Yes, newer models have an integrated landing mechanism that lands the drone safely as soon as it gets out of range. However, the machine cannot control the drone from being damaged due to landing on an inappropriate landing site.
The other important aspect regarding range is our capability of having an overview of our flying. The drone can stay in the range of our transmitter, but this means nothing if we can’t make out the drone’s orientation in reference to ourselves.
My first encounter with this problem happened as I first tried flying my new drone in the woods. The weather was perfect, the range of the transmitter was OK, but after only a few minutes, I couldn’t make out how the drone was positioned above me. My view was blocked and I just couldn’t position myself. Needless to say, I had to do a couple more practice rounds in an open field, before I was ready to go to the more difficult terrains.
12. Take care of your quadcopter
A thing many of us forget, so remember to take good care of your drone! We often forget how sensitive this technology still is, so be sure to clean it after every use and take good care of your device as well as the transmitter.
Quadcopters or drones have become accessible devices that can be used in a wide variety of ways. Professional photographers and filmmakers utilized quadcopters in their craft and made them almost a part of the standard equipment used today.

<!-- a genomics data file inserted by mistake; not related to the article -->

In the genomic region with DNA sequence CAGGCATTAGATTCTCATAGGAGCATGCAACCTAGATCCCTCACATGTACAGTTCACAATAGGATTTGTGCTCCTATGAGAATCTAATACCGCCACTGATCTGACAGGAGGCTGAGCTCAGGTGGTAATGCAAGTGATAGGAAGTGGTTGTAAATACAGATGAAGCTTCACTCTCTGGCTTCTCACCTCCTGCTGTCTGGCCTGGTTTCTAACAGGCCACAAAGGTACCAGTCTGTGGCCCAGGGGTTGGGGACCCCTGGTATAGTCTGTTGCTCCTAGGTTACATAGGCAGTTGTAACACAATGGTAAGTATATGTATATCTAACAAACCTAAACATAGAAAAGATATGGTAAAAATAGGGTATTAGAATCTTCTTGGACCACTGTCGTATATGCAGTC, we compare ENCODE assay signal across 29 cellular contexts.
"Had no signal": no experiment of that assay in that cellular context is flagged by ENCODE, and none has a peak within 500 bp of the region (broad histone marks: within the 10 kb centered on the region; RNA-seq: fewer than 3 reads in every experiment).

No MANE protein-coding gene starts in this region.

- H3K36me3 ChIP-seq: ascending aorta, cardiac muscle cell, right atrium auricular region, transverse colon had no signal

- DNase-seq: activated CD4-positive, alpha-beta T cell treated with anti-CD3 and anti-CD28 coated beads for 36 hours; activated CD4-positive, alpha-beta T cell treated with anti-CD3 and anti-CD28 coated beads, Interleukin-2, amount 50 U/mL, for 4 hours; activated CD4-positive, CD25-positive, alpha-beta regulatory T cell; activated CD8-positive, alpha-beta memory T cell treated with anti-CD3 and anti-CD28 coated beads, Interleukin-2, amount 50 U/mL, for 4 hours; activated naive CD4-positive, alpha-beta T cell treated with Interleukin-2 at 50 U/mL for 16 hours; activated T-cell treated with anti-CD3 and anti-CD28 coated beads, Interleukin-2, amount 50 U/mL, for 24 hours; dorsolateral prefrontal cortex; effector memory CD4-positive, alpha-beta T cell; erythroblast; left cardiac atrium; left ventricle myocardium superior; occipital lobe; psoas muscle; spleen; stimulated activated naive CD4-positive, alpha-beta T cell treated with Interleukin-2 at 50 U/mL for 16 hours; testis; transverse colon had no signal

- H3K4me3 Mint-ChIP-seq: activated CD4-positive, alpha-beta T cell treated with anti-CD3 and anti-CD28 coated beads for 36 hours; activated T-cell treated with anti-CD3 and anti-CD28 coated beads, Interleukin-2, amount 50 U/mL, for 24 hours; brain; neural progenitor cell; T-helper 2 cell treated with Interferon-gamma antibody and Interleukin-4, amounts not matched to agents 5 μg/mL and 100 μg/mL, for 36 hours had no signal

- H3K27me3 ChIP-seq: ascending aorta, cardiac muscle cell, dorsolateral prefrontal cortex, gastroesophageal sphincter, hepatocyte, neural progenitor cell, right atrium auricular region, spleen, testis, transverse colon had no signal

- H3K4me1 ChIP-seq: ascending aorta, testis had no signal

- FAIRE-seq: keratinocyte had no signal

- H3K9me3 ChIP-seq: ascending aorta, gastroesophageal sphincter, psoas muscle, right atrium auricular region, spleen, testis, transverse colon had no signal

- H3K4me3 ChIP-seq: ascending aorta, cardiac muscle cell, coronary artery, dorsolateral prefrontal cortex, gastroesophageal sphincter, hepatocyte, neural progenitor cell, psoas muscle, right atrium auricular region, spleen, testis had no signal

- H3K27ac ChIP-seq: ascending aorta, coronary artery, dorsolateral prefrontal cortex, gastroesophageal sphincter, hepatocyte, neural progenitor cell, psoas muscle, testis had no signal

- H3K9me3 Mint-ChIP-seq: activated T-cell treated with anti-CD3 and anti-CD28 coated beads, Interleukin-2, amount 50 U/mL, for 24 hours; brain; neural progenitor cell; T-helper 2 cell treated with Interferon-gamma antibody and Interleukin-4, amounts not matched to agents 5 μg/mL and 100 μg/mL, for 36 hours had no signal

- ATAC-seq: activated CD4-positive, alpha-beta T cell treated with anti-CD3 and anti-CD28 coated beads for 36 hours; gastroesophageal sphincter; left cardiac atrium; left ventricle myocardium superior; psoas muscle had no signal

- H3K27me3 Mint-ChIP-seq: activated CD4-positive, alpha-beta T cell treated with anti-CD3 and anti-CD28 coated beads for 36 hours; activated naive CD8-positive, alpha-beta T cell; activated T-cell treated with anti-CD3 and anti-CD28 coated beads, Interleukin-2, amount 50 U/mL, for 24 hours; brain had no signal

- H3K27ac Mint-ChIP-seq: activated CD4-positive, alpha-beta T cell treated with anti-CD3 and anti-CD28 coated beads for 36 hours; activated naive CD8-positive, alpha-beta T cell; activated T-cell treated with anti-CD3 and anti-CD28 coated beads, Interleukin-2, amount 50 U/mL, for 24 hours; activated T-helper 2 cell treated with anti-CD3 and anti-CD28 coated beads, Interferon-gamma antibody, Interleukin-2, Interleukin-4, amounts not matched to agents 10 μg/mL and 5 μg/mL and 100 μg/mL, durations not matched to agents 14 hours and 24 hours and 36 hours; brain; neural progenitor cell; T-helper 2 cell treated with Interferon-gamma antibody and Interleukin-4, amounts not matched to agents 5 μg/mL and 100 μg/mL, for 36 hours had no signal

However, a significant portion of the people currently owning drones are into them simply for recreational purposes. Flying quadcopters is fun, as simple as that.
Still, no matter what you may want to use quadcopters for, you still need to invest some time into learning all the different aspects of flying a specific drone. Yes, it may be tedious in the beginning, limiting yourself to a smaller area and doing only basic maneuvers, but I hope I shed some light on what the payoff of will be if you show a little patience while learning how to fly a drone.
Once you learn the basics you'll want more, and to fully understand all the dynamics of quadcopter flight - best way is to dive in your own drone build, check our diy drone guide if you want to learn more. If you liked this article and if it was helpful, then please feel free to share it. For any questions, please leave a comment bellow.